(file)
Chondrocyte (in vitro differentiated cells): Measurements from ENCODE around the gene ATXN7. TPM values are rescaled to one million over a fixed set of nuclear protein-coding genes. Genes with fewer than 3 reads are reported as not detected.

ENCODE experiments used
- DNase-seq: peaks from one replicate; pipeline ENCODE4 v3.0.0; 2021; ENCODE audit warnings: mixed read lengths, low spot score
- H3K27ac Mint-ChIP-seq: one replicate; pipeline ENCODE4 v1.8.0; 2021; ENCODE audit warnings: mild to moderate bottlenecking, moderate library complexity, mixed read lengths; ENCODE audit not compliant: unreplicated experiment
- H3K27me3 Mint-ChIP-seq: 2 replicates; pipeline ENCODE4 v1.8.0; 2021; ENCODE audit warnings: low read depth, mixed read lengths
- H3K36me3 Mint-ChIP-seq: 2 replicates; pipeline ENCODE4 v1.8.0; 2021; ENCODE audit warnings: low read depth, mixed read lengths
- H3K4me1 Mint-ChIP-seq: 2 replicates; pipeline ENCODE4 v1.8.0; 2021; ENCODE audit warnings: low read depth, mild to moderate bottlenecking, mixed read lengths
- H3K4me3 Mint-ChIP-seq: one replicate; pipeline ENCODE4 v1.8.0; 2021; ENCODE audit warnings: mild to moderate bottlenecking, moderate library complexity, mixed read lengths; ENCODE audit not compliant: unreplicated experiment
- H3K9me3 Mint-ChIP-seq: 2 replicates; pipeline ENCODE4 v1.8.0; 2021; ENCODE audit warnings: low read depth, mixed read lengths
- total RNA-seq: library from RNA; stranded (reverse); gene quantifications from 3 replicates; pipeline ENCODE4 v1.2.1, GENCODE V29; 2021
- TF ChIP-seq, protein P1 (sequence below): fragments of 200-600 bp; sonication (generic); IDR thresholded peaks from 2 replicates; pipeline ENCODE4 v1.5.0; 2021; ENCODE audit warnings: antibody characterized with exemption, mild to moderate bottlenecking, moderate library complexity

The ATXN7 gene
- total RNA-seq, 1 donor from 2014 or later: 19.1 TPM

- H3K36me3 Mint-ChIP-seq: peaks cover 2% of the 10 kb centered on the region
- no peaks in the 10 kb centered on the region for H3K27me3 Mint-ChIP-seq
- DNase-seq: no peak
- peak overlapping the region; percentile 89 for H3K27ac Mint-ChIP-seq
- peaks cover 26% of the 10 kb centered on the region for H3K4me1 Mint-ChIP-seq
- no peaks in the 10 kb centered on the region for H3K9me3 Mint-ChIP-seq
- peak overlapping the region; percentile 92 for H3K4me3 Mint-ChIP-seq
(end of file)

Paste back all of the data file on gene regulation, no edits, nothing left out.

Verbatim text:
Chondrocyte (in vitro differentiated cells): Measurements from ENCODE around the gene ATXN7. TPM values are rescaled to one million over a fixed set of nuclear protein-coding genes. Genes with fewer than 3 reads are reported as not detected.

ENCODE experiments used
- DNase-seq: peaks from one replicate; pipeline ENCODE4 v3.0.0; 2021; ENCODE audit warnings: mixed read lengths, low spot score
- H3K27ac Mint-ChIP-seq: one replicate; pipeline ENCODE4 v1.8.0; 2021; ENCODE audit warnings: mild to moderate bottlenecking, moderate library complexity, mixed read lengths; ENCODE audit not compliant: unreplicated experiment
- H3K27me3 Mint-ChIP-seq: 2 replicates; pipeline ENCODE4 v1.8.0; 2021; ENCODE audit warnings: low read depth, mixed read lengths
- H3K36me3 Mint-ChIP-seq: 2 replicates; pipeline ENCODE4 v1.8.0; 2021; ENCODE audit warnings: low read depth, mixed read lengths
- H3K4me1 Mint-ChIP-seq: 2 replicates; pipeline ENCODE4 v1.8.0; 2021; ENCODE audit warnings: low read depth, mild to moderate bottlenecking, mixed read lengths
- H3K4me3 Mint-ChIP-seq: one replicate; pipeline ENCODE4 v1.8.0; 2021; ENCODE audit warnings: mild to moderate bottlenecking, moderate library complexity, mixed read lengths; ENCODE audit not compliant: unreplicated experiment
- H3K9me3 Mint-ChIP-seq: 2 replicates; pipeline ENCODE4 v1.8.0; 2021; ENCODE audit warnings: low read depth, mixed read lengths
- total RNA-seq: library from RNA; stranded (reverse); gene quantifications from 3 replicates; pipeline ENCODE4 v1.2.1, GENCODE V29; 2021
- TF ChIP-seq, protein P1 (sequence below): fragments of 200-600 bp; sonication (generic); IDR thresholded peaks from 2 replicates; pipeline ENCODE4 v1.5.0; 2021; ENCODE audit warnings: antibody characterized with exemption, mild to moderate bottlenecking, moderate library complexity

The ATXN7 gene
- total RNA-seq, 1 donor from 2014 or later: 19.1 TPM

- H3K36me3 Mint-ChIP-seq: peaks cover 2% of the 10 kb centered on the region
- no peaks in the 10 kb centered on the region for H3K27me3 Mint-ChIP-seq
- DNase-seq: no peak
- peak overlapping the region; percentile 89 for H3K27ac Mint-ChIP-seq
- peaks cover 26% of the 10 kb centered on the region for H3K4me1 Mint-ChIP-seq
- no peaks in the 10 kb centered on the region for H3K9me3 Mint-ChIP-seq
- peak overlapping the region; percentile 92 for H3K4me3 Mint-ChIP-seq